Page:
Rhetorical Analysis Nw

Rhetorical Analysis of, "Is Google Making Us Stupid?"

Do you often find yourself reading, but not being able to recall what you've just read? Or maybe catch yourself skimming a piece of reading instead of understanding it completely? In the article, "Is Google Making Us Stupid", the author, Nicholas Carr, has a few key things he attempts to address in the first two paragraphs. Carr's audience that he is trying to reach consists of mainly anyone who uses the internet on a regular basis. People such as young people who may have a sense of withdrawals from electronics and internet access when they no longer become available, and people who used to be avid readers with actual books and who have now turned to electronic books for convenience. Carr's purpose seems to be a warning for his audience. A warning about how being on the internet for prolonged periods of time, adding up to many years, can result in what he claims as a sort of brain loss. He quotes in his article, "concentration often starts to drift…lose the thread…looking for something else to do…dragging my wayward brain back." This article very much so falls into the editorial category. An editorial genre focuses on a controversy of public concern. The context of the article is easy for the majority of the population to understand. Most everyone has used some sort of technology to access the internet. With the exception of the elderly.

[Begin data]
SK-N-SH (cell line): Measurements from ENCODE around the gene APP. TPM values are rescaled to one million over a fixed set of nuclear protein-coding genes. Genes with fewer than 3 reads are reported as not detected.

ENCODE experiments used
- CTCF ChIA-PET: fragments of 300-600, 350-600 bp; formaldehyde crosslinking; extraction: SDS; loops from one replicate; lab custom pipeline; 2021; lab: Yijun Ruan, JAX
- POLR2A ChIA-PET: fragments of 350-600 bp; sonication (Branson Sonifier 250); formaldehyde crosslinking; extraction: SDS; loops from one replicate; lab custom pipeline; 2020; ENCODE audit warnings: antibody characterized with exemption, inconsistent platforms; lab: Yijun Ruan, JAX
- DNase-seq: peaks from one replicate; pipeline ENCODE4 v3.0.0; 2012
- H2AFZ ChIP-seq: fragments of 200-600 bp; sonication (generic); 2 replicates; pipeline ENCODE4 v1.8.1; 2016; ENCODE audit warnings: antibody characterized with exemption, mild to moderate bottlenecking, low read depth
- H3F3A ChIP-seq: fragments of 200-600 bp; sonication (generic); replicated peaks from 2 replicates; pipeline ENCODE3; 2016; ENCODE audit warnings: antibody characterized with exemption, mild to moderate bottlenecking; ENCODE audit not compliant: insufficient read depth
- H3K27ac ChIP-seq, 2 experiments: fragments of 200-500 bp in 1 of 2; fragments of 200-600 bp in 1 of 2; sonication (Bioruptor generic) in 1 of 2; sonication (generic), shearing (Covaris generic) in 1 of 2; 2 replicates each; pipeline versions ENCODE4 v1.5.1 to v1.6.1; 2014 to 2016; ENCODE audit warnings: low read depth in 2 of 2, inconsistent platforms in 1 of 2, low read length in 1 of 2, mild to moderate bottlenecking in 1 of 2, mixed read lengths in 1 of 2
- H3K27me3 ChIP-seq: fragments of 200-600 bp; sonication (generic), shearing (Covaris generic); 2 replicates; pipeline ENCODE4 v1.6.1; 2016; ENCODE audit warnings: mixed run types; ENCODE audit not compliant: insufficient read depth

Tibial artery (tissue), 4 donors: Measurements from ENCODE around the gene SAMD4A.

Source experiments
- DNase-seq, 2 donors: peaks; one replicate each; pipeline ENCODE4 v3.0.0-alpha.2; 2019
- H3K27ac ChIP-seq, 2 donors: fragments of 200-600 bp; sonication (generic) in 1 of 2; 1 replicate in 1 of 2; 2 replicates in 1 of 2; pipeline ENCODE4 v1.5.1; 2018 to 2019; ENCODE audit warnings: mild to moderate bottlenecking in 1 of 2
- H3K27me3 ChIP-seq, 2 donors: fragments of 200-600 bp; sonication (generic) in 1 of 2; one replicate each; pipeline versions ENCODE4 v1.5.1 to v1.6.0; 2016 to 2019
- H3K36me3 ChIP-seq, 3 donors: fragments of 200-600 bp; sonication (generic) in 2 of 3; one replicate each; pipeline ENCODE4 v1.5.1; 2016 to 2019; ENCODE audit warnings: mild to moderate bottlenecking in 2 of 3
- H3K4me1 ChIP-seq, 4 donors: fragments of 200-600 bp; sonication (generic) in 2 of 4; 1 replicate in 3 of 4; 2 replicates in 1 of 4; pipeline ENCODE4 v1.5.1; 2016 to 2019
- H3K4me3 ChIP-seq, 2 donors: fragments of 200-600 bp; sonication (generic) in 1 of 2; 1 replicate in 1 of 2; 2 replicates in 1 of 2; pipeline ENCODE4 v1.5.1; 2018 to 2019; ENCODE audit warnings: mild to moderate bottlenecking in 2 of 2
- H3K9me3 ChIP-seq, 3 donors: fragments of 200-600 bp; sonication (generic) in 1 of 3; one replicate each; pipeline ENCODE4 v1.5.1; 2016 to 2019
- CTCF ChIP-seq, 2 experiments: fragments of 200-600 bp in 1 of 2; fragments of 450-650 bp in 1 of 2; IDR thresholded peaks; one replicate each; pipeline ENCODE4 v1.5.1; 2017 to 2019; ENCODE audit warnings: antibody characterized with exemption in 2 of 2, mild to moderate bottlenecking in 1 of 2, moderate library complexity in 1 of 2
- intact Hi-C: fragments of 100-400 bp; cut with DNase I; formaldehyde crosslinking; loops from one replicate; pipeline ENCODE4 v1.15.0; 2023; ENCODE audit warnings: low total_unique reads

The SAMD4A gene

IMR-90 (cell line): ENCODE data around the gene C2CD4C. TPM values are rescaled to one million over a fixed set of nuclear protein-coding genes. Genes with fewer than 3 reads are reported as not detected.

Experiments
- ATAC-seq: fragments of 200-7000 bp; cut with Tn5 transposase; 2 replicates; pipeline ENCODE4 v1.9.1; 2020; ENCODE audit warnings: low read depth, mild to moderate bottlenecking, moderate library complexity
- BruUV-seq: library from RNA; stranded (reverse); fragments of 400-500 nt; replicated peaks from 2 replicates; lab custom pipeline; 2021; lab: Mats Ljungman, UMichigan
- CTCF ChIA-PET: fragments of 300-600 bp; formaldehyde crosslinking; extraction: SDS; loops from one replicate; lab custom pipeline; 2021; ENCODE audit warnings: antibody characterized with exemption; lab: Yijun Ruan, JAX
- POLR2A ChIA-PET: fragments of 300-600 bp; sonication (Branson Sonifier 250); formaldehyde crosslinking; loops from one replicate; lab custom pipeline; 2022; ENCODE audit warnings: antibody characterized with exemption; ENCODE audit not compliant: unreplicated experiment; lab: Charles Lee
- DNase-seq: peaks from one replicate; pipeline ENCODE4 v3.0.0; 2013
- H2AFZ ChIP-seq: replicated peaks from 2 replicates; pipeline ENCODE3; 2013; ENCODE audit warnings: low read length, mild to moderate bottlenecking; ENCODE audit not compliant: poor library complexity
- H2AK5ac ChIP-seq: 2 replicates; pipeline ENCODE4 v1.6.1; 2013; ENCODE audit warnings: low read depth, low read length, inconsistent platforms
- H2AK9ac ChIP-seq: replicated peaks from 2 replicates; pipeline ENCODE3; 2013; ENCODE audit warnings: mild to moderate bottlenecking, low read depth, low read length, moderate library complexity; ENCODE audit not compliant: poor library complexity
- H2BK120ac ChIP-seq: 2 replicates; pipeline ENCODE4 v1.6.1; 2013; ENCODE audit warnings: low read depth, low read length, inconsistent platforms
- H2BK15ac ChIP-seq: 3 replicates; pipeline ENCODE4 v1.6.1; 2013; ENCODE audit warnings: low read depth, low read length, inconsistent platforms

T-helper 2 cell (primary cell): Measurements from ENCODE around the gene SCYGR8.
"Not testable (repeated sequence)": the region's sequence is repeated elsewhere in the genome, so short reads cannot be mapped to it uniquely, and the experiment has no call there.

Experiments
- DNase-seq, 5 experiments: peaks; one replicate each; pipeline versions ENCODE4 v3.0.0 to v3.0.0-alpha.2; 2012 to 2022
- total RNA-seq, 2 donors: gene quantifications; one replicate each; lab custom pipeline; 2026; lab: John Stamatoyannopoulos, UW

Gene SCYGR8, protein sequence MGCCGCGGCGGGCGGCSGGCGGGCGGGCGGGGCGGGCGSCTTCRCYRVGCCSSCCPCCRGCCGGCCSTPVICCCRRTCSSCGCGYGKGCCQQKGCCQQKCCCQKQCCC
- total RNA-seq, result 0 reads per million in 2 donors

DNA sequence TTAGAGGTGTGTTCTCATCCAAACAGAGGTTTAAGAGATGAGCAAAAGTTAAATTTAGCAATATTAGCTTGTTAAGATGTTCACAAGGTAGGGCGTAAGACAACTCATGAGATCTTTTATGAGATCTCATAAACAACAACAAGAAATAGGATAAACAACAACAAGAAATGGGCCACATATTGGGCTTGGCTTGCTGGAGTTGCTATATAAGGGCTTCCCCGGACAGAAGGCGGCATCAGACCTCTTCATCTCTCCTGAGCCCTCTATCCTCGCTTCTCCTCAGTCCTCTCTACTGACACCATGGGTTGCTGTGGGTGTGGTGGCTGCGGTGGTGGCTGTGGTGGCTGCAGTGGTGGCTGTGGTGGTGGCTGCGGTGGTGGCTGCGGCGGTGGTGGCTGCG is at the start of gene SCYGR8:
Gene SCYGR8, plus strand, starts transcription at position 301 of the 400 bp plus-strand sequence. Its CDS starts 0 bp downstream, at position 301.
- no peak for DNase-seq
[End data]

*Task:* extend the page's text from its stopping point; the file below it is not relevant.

Carr identifies his catalyst in the beginning of his article by stating that he feels as though that someone is tinkering and messing with his brain. Being unconscious to the situation of the internet being the so called cause of this, he goes on explaining how he feels at a loss of brain capacity, with the inability to continue with his reading as he did years before. Carr makes a central claim that Google is making us this way. Stupid, in his words. He states that instead of someone having to physically go to a library to find an answer and do actual research, we can now just sit down and have the idea of a library at our fingertips. The ability to type in one question, and have a simple answer appear on our screen. Practically no reading involved. He supports his article by consulting with professionals. He uses the research these scholars have conducted and quotes it directly in his article. He does use information and ideas provided by people who are regular bloggers. He uses Maryanne Wolf, a developmental psychologist, as a source for his writings. She says, "We are not only what we read, we are how we read." He links this research back to the fact that we can't read the way we used to be able to read, or so he claims. Carr's implications may get some of the population to go against what he is trying to get across. Many young individuals will not agree with his claims about how screen time and internet use is making our reading abilities diminish. This is a controversial topic that Nicholas Carr discusses.

This article offers many open ideas of why our ways of reading have diminished and redeveloped over the last 50 years. Nicholas Carr uses some credible sources for his writings, but there is room for more research to be done. His concluding paragraph is maybe the most important paragraph that Carr constructs throughout the whole article. The paragraph states, "As we are drained of our "inner repertory of dense cultural inheritance." We risk turning into "pancake people" spread wide and thin as we connect with that vast network of information accessed by the mere touch of a button." This sentence is enough to make people have the desire to think twice about how they find an answer, or how much time they spend on the internet. While it won't convince every single person, it might give a good majority of the population a second guess on how they spend their free time.

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